The man who walked too fast

A small part of A short walk beneath a long white cloud

Today, six months post-trail, I was talking to Louis, an American here at the hostel. It turns out he is friends with Max, the very fast French Te Araroa walker who overtook Rose and I near the start of the Two Thumb Track. In our brief exchange, Max had told us he was aiming to complete the trail in 67 days. Though we didn’t mention it to him Rose and I both felt that he was missing much of the joy the trail had to offer by never pausing for an afternoon in the company of other walkers, never walking alongside others, committing himself to a flying pace with no room for compromise.

Initially I couldn’t help feeling a little vindicated when Louis told me that Max is intending to re-walk Te Araroa this summer as he feels like he missed out by moving so fast. But meeting Max also showed me the impact of my own ego on Rose and I’s walk. I know that there were times when I got caught up in the excitement of ‘big days’ and urged Rose on, pushed her to walk further than was reasonable.

Crossing paths with Max, even that brief encounter, helped me to see that speed was so far down the list of the things that mattered. We stopped early that day, spent an afternoon at Crooked Spur hut in the company of Sally, John, and Claudia. We did a big day the following day, but only because it thrilled us both to do it, and as we continued south we gave more of our time to the interstitial experience, those moments in between, the beautiful idleness that enhances the joy of such sustained motion. Days of ease, measured not by the number of steps trod but by sites seen, sounds heard, souls met, and if nothing else then by the number of pages written and read.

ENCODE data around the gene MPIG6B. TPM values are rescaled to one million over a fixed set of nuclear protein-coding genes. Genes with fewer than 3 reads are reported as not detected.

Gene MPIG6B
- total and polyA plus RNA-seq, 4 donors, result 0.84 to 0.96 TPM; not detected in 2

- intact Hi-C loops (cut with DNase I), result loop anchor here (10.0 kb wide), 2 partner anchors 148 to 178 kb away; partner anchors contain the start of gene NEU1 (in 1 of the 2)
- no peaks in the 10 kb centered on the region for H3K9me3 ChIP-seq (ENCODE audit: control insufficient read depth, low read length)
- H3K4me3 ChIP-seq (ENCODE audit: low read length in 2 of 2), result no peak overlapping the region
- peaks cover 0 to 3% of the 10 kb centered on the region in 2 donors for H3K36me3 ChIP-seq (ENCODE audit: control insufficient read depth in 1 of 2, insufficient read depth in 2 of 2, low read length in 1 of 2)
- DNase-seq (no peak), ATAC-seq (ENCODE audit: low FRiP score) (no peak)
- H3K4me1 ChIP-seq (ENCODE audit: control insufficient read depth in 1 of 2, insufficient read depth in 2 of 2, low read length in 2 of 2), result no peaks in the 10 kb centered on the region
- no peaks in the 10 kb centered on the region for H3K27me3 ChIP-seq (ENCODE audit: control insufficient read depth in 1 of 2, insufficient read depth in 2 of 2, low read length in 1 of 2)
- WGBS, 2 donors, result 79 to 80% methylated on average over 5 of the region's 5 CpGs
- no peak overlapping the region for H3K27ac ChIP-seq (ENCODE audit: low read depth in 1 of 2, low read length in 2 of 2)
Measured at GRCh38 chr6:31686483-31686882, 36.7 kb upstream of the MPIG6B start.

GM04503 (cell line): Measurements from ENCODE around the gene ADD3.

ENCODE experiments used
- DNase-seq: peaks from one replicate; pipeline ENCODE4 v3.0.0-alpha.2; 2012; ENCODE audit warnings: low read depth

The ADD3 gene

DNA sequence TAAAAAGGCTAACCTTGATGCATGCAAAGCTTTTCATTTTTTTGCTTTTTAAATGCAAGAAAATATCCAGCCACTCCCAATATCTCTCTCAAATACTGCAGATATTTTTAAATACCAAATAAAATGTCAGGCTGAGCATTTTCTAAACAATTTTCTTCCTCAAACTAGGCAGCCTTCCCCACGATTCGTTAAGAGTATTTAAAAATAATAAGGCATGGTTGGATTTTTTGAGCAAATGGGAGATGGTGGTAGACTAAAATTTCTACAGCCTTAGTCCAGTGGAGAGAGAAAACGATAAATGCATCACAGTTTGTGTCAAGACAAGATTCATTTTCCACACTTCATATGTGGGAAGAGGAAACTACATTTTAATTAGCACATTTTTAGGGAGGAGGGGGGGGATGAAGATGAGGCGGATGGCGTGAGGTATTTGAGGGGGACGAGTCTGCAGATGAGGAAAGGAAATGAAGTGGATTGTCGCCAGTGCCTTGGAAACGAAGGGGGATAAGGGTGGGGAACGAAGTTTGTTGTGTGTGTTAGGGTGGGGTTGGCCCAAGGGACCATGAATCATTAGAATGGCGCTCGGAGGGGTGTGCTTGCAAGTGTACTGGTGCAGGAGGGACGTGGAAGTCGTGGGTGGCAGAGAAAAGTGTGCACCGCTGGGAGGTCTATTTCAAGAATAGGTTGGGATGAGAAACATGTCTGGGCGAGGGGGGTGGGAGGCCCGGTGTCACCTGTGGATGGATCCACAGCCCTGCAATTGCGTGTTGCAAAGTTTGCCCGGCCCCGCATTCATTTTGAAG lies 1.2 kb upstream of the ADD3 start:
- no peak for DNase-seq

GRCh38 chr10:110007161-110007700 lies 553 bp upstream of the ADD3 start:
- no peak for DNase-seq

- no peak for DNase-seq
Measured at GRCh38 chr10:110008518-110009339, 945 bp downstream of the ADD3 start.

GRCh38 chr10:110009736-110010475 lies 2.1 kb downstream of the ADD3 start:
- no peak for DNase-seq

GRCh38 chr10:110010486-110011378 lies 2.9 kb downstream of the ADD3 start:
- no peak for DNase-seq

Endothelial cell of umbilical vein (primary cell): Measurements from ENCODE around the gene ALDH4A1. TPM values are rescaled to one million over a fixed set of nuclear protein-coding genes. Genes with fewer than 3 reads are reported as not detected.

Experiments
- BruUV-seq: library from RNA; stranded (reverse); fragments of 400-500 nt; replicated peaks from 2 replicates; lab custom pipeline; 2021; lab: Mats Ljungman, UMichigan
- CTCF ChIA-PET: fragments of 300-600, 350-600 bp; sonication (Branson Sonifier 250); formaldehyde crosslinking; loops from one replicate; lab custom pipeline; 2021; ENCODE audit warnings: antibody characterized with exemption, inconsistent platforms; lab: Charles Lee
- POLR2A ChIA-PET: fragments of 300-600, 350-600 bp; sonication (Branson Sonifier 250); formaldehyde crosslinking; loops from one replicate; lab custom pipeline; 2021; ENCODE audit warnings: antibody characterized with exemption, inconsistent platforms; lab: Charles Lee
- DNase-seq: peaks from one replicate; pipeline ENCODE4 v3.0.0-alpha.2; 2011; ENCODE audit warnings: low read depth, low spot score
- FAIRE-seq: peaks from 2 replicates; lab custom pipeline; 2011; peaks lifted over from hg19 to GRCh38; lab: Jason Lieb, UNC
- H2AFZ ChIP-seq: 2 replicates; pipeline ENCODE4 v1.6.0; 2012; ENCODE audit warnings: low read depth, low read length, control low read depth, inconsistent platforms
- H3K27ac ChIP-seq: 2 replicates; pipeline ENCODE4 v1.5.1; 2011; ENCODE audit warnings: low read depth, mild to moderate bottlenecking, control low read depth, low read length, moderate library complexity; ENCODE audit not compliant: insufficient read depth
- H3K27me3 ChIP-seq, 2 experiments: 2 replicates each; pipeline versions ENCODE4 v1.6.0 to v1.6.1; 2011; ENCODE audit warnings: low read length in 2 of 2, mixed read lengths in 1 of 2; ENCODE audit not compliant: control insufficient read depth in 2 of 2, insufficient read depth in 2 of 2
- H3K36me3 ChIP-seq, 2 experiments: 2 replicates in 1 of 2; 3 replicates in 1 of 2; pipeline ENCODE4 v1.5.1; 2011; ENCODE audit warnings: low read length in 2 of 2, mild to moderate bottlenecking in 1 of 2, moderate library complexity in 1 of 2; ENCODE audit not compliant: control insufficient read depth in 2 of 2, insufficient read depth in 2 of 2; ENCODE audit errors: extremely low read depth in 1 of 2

I have a lot of respect for Max, for having the humility to realise his folly and retread that many steps in order to give this experience its due appreciation, and I remain grateful to him for helping me see what matters most.

Kudos Max, and go well.